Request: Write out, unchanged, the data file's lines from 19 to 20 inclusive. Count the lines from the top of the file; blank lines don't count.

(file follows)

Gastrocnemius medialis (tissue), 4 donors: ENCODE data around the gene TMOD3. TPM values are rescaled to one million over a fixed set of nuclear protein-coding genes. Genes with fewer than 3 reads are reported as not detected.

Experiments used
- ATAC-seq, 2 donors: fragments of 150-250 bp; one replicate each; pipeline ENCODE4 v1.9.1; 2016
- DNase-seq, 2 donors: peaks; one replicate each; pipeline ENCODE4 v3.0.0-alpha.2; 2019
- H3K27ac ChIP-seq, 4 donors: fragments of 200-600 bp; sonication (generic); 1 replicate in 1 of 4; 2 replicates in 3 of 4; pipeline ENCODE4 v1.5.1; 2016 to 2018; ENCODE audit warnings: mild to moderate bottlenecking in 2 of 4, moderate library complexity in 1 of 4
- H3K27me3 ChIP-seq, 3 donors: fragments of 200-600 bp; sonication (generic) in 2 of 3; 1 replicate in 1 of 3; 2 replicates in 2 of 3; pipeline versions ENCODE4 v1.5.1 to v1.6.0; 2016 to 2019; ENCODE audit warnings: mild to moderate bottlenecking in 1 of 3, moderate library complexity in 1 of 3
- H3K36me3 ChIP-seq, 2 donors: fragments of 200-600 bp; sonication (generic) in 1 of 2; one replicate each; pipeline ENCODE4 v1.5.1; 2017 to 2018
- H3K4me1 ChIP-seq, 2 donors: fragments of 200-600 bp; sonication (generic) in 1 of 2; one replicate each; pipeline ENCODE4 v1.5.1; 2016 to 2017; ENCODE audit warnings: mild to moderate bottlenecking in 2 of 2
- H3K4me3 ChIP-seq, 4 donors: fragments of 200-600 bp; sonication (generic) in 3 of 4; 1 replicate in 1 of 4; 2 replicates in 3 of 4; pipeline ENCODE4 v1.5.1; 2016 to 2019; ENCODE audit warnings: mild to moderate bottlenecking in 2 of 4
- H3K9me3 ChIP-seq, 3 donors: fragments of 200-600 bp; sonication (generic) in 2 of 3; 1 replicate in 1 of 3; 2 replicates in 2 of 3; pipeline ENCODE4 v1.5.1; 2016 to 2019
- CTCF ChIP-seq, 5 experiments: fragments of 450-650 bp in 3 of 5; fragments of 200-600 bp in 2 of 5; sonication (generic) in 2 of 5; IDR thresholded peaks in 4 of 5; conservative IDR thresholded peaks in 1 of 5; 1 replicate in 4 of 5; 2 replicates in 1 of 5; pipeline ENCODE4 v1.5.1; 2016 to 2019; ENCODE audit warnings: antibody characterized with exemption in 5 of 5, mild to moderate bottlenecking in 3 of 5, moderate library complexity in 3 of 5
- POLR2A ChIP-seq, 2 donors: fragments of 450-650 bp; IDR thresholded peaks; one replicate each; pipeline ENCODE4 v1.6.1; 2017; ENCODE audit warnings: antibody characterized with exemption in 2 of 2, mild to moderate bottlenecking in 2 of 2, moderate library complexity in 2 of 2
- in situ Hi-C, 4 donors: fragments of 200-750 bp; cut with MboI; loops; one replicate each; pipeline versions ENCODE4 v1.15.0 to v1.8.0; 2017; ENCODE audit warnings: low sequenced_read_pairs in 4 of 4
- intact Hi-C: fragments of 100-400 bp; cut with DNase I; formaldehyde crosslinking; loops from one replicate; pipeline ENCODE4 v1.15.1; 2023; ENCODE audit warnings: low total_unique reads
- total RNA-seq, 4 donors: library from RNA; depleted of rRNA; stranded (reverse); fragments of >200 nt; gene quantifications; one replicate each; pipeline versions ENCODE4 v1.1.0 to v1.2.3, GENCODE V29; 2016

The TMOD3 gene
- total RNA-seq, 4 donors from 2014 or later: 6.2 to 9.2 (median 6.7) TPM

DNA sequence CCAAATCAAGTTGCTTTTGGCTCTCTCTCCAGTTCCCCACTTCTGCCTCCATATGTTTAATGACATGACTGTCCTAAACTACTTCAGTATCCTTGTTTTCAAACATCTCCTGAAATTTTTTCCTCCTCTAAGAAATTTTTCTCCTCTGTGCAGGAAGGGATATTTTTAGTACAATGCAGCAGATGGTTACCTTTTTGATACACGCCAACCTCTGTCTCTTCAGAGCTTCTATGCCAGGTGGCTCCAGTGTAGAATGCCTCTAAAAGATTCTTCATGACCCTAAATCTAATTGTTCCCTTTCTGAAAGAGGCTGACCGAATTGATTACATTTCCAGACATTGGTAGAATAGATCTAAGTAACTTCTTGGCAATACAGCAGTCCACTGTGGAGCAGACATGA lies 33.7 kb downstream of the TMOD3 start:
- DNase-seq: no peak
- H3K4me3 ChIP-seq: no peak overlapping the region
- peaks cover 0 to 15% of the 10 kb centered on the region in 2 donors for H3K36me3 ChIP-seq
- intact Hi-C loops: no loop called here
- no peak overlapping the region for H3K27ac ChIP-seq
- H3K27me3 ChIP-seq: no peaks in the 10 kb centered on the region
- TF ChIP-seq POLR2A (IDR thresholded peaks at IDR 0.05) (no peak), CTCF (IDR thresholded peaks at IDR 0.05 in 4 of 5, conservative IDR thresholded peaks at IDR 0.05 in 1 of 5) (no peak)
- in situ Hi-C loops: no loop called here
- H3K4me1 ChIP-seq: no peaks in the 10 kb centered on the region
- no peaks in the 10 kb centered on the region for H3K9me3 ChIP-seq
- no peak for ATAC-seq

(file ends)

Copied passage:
- DNase-seq: no peak
- H3K4me3 ChIP-seq: no peak overlapping the region